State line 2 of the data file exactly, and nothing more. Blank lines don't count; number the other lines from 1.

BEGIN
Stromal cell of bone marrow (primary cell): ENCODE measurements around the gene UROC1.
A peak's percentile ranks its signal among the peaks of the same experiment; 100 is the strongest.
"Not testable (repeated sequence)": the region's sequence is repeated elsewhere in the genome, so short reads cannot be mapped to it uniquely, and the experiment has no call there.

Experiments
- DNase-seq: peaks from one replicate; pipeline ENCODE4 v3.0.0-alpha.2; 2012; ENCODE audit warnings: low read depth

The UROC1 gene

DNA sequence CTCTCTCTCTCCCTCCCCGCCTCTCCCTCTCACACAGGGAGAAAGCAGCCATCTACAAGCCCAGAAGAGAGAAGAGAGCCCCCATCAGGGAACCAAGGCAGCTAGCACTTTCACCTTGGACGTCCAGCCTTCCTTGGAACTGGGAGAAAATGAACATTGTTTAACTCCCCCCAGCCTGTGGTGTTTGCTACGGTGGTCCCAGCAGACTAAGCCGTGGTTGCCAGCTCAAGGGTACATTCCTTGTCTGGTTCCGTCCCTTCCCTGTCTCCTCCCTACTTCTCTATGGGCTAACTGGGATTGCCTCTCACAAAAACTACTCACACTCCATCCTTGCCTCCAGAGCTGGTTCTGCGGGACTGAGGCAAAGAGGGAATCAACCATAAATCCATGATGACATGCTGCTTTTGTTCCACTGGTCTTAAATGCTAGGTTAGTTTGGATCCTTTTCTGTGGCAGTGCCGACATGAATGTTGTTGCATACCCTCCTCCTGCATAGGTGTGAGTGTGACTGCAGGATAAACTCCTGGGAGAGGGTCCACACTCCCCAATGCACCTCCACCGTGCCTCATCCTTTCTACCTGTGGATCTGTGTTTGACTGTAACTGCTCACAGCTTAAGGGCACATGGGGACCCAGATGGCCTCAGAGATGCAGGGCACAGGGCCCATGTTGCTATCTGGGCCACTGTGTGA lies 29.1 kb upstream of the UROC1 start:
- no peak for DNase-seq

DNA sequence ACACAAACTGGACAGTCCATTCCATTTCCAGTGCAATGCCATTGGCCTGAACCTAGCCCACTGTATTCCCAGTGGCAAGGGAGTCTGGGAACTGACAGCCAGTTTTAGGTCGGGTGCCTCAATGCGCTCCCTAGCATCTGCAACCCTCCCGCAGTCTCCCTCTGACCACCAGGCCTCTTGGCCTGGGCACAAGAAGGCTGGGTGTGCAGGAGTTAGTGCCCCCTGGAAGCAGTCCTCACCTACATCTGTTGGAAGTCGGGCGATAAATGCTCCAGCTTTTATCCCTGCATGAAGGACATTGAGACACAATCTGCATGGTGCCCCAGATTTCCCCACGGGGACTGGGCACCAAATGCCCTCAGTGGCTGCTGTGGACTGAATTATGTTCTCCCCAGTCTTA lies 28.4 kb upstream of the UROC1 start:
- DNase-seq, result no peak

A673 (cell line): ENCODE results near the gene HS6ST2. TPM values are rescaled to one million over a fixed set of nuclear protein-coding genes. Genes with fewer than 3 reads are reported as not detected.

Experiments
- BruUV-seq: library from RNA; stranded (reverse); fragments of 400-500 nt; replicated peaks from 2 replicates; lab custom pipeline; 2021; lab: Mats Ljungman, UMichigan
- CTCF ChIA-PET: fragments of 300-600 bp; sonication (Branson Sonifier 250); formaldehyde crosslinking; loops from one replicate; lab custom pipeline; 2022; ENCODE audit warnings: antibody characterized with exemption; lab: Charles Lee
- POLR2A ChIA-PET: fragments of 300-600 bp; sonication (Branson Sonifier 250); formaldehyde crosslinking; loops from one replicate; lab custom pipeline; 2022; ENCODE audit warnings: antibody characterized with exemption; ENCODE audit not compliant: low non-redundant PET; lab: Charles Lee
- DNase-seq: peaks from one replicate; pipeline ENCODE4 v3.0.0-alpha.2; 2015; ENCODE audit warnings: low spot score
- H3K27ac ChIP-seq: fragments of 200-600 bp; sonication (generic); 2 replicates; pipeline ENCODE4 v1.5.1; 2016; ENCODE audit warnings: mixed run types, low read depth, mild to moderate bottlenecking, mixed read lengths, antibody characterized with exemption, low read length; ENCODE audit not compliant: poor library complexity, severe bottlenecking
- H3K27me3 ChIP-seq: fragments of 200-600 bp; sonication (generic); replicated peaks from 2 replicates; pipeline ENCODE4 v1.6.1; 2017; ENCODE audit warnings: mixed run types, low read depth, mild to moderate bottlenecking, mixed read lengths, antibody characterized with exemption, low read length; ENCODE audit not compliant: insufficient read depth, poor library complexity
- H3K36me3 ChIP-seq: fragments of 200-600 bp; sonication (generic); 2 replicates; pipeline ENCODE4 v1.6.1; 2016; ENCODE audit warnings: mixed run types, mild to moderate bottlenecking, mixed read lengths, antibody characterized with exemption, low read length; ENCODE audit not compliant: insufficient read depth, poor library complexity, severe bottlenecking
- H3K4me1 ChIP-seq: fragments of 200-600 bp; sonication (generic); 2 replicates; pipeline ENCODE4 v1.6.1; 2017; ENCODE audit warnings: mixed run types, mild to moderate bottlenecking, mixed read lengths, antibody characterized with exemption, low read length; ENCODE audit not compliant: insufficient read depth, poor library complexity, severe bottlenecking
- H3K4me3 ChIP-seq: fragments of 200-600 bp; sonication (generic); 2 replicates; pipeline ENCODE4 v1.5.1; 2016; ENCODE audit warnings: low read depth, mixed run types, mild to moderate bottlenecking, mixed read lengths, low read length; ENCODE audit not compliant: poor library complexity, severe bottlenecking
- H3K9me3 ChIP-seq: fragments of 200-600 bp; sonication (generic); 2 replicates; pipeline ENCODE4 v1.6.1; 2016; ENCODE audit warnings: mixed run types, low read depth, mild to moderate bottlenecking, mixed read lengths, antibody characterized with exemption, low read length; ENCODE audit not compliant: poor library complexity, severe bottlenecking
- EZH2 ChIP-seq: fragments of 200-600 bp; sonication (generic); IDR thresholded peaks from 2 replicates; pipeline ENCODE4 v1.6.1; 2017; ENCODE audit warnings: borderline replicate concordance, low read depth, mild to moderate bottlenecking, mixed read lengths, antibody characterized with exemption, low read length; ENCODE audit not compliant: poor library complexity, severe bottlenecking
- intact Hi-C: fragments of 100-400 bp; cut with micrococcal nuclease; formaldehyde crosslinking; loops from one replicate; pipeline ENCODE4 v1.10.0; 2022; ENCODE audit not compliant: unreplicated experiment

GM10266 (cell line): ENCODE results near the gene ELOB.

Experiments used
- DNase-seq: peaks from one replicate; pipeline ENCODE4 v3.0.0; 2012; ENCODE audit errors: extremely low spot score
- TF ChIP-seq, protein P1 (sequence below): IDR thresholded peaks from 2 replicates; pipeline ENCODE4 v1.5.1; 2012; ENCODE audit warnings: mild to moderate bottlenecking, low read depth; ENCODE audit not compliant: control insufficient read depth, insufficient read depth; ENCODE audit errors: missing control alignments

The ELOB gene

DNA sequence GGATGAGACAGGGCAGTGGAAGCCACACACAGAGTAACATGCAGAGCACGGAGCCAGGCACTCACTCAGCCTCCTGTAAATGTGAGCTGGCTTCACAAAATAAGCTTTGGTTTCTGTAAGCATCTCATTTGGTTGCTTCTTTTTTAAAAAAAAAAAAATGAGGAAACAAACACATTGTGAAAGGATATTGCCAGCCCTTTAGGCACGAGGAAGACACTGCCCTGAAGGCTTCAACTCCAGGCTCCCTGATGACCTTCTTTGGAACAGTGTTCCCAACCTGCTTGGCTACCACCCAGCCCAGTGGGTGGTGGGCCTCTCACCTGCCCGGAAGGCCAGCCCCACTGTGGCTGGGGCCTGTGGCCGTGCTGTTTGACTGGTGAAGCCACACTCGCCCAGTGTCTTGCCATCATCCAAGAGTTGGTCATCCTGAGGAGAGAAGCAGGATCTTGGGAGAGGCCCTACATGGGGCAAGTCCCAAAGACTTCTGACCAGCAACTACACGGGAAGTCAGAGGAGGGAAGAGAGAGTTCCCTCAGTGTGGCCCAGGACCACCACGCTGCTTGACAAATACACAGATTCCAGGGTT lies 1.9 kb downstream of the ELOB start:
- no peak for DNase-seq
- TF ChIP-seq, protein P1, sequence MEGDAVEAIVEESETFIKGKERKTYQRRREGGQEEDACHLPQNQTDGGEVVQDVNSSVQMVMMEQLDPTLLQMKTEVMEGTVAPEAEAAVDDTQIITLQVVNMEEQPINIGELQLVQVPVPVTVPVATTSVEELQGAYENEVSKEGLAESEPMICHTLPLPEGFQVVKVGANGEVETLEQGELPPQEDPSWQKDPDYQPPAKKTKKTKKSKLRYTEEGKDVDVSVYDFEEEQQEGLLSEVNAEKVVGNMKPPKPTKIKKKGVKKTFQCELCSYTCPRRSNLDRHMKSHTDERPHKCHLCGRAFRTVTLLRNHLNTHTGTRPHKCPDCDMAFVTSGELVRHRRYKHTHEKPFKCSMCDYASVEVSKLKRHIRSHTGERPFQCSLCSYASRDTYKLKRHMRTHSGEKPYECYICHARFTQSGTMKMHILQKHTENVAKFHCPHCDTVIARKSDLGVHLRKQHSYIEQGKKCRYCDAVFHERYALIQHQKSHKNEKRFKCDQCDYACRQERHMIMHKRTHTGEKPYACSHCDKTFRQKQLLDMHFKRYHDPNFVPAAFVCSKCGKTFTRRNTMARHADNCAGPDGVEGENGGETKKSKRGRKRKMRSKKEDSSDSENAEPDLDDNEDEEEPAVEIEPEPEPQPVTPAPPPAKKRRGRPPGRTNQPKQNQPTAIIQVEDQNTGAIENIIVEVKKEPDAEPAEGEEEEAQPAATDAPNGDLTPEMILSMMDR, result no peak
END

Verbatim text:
A peak's percentile ranks its signal among the peaks of the same experiment; 100 is the strongest.